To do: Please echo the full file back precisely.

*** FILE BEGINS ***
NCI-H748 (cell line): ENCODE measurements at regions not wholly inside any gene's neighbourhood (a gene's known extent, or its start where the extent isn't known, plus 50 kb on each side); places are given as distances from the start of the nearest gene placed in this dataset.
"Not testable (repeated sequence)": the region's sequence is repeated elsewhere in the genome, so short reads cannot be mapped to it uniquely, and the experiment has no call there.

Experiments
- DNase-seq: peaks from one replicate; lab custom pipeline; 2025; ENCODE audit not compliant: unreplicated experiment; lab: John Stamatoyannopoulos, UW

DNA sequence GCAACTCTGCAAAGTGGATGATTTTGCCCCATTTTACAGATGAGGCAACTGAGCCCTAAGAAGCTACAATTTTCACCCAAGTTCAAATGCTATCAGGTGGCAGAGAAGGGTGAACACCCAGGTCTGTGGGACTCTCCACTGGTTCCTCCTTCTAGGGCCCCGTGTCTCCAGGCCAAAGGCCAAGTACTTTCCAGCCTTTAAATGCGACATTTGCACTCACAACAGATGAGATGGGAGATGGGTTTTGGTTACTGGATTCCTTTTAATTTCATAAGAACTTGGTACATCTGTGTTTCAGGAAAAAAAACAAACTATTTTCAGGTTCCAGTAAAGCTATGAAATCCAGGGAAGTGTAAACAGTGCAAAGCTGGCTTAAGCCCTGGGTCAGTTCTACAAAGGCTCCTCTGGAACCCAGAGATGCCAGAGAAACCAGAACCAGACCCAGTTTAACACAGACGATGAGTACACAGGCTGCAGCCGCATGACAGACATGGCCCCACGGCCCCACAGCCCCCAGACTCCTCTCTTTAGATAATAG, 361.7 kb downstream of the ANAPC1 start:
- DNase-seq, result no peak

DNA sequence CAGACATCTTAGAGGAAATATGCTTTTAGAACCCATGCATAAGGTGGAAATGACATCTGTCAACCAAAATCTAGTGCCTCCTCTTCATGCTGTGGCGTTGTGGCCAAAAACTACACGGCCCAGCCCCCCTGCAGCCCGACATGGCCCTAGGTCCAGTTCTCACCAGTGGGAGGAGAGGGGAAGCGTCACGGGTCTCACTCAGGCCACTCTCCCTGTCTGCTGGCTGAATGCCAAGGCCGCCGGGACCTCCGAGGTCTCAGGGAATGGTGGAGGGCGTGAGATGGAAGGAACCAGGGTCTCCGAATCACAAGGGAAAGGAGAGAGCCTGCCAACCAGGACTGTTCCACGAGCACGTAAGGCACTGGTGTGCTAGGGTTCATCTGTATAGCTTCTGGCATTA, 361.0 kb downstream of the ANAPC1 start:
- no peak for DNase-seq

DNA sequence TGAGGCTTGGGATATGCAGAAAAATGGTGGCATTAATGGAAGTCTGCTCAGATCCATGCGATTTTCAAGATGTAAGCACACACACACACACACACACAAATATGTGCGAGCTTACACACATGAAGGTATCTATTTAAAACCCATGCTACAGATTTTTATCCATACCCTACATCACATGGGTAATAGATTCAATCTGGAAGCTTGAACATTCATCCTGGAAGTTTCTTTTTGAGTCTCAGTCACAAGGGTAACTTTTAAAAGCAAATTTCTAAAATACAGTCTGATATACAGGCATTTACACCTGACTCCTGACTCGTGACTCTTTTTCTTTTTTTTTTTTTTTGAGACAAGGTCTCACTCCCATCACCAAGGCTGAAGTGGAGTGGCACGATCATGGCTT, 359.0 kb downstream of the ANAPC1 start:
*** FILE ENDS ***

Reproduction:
NCI-H748 (cell line): ENCODE measurements at regions not wholly inside any gene's neighbourhood (a gene's known extent, or its start where the extent isn't known, plus 50 kb on each side); places are given as distances from the start of the nearest gene placed in this dataset.
"Not testable (repeated sequence)": the region's sequence is repeated elsewhere in the genome, so short reads cannot be mapped to it uniquely, and the experiment has no call there.

Experiments
- DNase-seq: peaks from one replicate; lab custom pipeline; 2025; ENCODE audit not compliant: unreplicated experiment; lab: John Stamatoyannopoulos, UW

DNA sequence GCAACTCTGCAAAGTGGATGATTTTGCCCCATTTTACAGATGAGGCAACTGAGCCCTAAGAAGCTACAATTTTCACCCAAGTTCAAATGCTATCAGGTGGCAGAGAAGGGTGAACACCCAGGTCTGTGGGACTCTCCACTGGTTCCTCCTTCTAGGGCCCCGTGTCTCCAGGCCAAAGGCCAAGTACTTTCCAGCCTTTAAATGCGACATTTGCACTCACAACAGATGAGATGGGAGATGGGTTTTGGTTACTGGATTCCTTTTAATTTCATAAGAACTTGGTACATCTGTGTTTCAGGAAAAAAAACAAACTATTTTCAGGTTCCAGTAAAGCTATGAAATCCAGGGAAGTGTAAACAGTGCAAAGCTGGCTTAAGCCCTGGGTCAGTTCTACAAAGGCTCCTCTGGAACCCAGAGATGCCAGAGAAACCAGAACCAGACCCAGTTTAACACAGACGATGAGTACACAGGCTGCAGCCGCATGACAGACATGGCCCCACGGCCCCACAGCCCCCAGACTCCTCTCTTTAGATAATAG, 361.7 kb downstream of the ANAPC1 start:
- DNase-seq, result no peak

DNA sequence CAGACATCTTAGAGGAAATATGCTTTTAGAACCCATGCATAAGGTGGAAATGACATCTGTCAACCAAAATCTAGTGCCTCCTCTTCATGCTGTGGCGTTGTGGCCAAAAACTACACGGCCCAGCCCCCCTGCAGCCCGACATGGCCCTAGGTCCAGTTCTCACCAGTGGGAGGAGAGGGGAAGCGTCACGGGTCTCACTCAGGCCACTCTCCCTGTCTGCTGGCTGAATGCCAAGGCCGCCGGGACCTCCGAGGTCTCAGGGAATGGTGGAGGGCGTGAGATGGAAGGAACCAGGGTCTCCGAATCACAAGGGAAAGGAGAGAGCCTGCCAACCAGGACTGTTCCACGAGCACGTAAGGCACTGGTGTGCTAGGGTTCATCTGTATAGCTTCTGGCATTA, 361.0 kb downstream of the ANAPC1 start:
- no peak for DNase-seq

DNA sequence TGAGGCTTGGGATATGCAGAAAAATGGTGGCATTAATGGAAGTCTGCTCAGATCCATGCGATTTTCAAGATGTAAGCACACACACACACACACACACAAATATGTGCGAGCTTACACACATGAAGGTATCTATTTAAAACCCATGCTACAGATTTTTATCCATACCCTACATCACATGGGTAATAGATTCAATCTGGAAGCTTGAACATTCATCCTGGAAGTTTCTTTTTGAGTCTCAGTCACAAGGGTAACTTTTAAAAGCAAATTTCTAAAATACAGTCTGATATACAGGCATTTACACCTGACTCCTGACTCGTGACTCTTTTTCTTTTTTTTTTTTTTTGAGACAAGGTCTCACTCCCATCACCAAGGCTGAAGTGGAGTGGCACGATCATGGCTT, 359.0 kb downstream of the ANAPC1 start: